5 Little Monsters: Vinyl Pantry Labels

Vinyl Pantry Labels

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This week Cricut announced a new feature in Design Space, Kerning! If you are unfamiliar with what kerning is it is the process of adjusting the spacing in between letters as you type so that it looks nice. If you have tried using fonts in Design Space in the past, especially script fonts, you know that the letters were always spaced weird and needed a lot of adjusting to make them look right, which could sometimes be a little frustrating and time consuming. 

So, needless to say when I heard the announcement I was pretty excited and wanted to do something to try it out and see how it worked. I decided to make some labels for some buckets in my kitchen. I don't have a large pantry so I decided to get some bins that I could stick up on top of my pantry cabinets to put kids snacks and lunch stuff in. Especially with summer coming I want my kids to be able to access lunch stuff and snacks so they can help make their own lunches. But at the same time not have too easy access so that they are getting into it all the time, otherwise it will be gone it so fast. 

Bins up high seemed to be the best solution for our space, so I picked up a few plastic bins at Walmart and filled them up and put them on the cupboard. Ever since I got them I wanted to make some labels to put on them, but it was just one of those things that wasn't a priority so I hadn't gotten around to doing it. 

When I tried to think of a quick project with text that I could make to give the new kerning feature a try this was the first thing I thought of, so I figured it was time to get it done. It was so quick and easy to do.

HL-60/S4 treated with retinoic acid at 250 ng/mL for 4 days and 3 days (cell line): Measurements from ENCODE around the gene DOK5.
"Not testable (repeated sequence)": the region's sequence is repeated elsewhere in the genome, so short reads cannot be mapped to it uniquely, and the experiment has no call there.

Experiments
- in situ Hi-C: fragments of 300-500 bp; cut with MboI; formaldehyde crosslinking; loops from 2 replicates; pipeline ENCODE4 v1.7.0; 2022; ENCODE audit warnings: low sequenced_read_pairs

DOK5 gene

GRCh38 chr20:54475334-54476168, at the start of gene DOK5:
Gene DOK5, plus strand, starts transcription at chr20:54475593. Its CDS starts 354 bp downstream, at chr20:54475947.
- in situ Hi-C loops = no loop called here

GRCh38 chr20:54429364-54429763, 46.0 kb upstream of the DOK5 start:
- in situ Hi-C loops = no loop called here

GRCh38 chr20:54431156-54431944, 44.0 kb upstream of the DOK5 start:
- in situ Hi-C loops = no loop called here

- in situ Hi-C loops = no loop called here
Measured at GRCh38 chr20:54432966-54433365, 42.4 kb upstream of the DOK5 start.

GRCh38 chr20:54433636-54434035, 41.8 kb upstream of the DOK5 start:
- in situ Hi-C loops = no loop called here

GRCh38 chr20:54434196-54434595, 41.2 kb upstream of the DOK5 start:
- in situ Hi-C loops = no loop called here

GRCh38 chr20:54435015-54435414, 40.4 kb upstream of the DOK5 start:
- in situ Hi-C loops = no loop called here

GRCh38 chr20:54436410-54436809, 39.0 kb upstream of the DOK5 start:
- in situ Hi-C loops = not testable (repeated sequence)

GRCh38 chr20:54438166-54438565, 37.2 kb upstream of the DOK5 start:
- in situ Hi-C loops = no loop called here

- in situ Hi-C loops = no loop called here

You will need Design Space to be updated to version 6.9.163. If you haven't updated you won't see it. When you add a text box, click on the font and it will bring up all of the different fonts that are available. There is a little box that you can check that says "Only Kerned Fonts" and it will filter the fonts so that it only shows you only the fonts that will be automatically adjusted (not all fonts have kerning and I don't know for sure if that will always be the case or if they will continue to add more over time). 

I wanted a hand-lettered looking script font, so I clicked on the box to filter the kerned fonts and then I scrolled through to find one I liked. With Cricut Access you get access to hundreds of fonts for free as part of your subscription as well as over 100,000 images and other perks, so I chose one of the fonts included with Access. I went with DTC Sahara Smooth. 

Next I cut them out, that's it. They were all ready to go. No moving the space in between each letter and trying to make it look just right. It was so quick and easy. 

I used transfer tape to apply the labels to my bins and my new lunch and snack bins are all ready for kids to be home this summer!

How to Make Vinyl Pantry Labels

You will need:


Open Design Space and start a new project. Click on text and select the font you want to use, to use kerned fonts click on the box to check only kerned fonts. I used DTC Sahara Smooth (included free with Cricut Access).

Type out the words you want on your labels. 

Resize them to fit your bins. 

Cut out of adhesive vinyl and weed.

Use transfer tape to transfer the labels onto you bins. 

Fill up and add to your pantry space.

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